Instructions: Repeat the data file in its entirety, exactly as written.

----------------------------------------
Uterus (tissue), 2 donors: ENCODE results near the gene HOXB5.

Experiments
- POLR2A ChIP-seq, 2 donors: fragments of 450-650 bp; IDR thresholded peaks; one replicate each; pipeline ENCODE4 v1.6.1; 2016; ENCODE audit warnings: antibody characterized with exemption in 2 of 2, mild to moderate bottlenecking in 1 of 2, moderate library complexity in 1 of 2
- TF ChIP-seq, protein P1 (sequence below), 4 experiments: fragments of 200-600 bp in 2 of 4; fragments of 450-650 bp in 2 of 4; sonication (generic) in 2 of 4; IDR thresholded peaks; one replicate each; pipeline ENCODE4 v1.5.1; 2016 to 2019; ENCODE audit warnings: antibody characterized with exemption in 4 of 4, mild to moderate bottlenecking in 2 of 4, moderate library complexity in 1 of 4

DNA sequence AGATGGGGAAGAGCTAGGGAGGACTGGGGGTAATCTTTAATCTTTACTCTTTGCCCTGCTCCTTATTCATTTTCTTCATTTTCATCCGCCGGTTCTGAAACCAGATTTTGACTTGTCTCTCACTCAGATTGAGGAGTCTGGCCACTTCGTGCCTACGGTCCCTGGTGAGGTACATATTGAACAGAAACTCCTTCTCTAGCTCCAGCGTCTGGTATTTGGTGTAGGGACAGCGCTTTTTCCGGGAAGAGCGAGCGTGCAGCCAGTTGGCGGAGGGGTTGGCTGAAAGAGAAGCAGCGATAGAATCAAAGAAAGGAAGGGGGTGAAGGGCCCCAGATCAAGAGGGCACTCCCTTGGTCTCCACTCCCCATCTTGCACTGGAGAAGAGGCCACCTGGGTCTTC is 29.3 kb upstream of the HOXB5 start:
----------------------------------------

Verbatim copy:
Uterus (tissue), 2 donors: ENCODE results near the gene HOXB5.

Experiments
- POLR2A ChIP-seq, 2 donors: fragments of 450-650 bp; IDR thresholded peaks; one replicate each; pipeline ENCODE4 v1.6.1; 2016; ENCODE audit warnings: antibody characterized with exemption in 2 of 2, mild to moderate bottlenecking in 1 of 2, moderate library complexity in 1 of 2
- TF ChIP-seq, protein P1 (sequence below), 4 experiments: fragments of 200-600 bp in 2 of 4; fragments of 450-650 bp in 2 of 4; sonication (generic) in 2 of 4; IDR thresholded peaks; one replicate each; pipeline ENCODE4 v1.5.1; 2016 to 2019; ENCODE audit warnings: antibody characterized with exemption in 4 of 4, mild to moderate bottlenecking in 2 of 4, moderate library complexity in 1 of 4

DNA sequence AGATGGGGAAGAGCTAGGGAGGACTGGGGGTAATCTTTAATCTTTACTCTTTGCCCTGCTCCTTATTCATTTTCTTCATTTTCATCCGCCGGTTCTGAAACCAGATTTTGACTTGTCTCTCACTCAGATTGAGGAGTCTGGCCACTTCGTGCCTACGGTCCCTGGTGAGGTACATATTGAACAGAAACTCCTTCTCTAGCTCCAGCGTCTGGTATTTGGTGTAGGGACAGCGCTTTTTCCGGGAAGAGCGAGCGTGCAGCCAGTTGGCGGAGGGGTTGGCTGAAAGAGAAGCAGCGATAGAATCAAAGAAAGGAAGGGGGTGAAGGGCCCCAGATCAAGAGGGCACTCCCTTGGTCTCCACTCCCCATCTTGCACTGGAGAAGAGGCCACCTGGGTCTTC is 29.3 kb upstream of the HOXB5 start: